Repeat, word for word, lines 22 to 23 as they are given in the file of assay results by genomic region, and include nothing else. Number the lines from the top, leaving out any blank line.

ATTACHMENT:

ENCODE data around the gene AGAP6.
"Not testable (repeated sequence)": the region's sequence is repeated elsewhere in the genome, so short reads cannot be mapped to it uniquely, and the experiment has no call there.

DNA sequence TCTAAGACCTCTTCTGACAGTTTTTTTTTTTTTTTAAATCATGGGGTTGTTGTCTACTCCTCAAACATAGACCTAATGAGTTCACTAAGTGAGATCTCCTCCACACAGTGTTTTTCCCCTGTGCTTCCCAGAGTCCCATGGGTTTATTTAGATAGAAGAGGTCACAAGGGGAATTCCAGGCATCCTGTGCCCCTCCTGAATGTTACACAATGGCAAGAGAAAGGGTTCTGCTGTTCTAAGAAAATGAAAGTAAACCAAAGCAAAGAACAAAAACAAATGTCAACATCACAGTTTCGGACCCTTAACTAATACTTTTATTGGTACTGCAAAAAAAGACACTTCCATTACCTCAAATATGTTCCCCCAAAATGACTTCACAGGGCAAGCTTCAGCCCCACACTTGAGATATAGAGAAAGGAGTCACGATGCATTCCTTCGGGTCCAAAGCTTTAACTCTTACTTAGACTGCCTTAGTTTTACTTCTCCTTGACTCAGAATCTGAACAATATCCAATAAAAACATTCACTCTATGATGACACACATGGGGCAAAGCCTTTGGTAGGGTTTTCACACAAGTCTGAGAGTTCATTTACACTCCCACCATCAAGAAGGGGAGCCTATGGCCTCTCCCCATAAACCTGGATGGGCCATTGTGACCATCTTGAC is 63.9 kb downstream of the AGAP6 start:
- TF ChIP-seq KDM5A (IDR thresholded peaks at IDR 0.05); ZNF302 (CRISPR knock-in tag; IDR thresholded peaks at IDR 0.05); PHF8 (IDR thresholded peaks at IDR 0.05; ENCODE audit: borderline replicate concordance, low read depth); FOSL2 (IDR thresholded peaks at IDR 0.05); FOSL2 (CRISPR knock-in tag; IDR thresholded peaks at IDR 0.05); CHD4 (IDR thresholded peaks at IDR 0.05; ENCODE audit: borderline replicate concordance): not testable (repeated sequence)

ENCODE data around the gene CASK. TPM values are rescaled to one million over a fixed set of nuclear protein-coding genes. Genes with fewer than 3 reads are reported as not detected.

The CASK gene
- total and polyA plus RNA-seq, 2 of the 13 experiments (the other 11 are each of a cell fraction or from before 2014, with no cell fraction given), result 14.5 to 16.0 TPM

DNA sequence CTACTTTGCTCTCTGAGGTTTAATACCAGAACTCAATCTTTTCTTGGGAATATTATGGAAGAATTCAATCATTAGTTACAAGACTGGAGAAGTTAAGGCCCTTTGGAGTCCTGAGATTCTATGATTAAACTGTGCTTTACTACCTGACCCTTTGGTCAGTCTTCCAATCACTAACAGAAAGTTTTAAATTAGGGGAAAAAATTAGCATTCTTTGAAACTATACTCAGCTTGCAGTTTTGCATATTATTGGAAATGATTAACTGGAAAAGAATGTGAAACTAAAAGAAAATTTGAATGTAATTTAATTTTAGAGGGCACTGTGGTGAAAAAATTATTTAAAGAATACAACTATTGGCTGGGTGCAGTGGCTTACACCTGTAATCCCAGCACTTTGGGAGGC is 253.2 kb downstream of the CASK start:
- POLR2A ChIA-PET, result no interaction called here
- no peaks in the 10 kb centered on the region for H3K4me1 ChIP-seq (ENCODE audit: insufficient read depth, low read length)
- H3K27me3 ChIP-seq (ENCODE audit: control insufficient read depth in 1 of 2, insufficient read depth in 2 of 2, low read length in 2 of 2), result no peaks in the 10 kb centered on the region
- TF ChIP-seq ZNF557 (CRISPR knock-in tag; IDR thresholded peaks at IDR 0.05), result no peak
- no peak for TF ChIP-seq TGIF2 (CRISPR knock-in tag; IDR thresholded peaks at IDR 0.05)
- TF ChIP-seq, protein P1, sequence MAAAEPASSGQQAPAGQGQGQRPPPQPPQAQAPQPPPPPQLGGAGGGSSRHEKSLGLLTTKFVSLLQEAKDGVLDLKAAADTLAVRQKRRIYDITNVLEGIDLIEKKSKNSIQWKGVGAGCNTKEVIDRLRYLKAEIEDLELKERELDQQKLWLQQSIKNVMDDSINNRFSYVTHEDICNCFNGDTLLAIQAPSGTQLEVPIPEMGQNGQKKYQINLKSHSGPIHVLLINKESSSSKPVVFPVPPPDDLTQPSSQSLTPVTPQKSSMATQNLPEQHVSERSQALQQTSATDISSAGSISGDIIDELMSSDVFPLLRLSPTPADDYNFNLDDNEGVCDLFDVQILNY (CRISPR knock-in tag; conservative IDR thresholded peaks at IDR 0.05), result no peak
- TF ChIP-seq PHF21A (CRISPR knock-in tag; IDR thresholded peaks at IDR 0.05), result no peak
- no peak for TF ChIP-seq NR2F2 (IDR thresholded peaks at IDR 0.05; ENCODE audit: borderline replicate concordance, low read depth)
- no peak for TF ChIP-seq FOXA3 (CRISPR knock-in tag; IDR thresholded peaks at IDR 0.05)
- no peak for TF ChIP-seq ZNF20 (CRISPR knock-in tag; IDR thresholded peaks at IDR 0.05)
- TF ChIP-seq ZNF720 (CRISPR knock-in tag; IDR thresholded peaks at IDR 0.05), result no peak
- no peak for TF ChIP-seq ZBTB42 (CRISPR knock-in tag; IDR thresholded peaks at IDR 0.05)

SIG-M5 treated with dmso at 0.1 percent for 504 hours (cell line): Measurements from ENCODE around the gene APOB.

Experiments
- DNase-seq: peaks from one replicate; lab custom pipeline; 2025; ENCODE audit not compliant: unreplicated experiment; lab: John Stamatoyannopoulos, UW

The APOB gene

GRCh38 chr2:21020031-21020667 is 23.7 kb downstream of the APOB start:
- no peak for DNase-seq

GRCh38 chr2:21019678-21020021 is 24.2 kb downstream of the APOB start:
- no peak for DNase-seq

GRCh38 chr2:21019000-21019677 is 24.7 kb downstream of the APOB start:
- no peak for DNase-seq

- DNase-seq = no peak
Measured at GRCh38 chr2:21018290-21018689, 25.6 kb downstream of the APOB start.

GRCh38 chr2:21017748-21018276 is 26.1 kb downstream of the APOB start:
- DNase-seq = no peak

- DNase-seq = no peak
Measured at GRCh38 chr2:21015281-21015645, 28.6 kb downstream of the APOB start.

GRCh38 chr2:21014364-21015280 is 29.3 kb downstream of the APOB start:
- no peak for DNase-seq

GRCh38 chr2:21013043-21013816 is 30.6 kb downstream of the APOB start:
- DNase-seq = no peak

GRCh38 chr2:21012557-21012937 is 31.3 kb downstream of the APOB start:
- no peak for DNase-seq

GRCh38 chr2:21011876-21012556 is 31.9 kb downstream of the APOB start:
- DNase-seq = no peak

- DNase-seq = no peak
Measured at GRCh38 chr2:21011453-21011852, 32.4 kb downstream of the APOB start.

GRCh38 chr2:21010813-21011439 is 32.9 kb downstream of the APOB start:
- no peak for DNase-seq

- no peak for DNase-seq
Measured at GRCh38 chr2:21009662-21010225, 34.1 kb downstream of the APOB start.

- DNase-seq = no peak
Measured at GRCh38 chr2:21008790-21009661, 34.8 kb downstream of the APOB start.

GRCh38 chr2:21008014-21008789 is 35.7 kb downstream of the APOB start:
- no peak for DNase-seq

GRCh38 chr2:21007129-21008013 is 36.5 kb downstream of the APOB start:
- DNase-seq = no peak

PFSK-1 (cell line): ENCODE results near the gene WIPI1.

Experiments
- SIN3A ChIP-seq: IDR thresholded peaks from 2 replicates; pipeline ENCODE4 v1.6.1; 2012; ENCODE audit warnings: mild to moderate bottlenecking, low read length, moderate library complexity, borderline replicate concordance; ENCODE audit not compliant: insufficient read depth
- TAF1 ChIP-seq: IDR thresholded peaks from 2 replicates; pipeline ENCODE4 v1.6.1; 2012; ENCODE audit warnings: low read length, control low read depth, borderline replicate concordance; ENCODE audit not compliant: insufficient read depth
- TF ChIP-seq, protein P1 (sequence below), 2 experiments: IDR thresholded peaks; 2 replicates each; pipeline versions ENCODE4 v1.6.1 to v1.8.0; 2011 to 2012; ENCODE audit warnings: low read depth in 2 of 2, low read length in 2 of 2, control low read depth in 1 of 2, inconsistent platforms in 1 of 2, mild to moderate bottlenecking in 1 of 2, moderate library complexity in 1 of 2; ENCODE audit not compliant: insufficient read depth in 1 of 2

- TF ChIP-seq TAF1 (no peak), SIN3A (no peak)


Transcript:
Experiments
- DNase-seq: peaks from one replicate; lab custom pipeline; 2025; ENCODE audit not compliant: unreplicated experiment; lab: John Stamatoyannopoulos, UW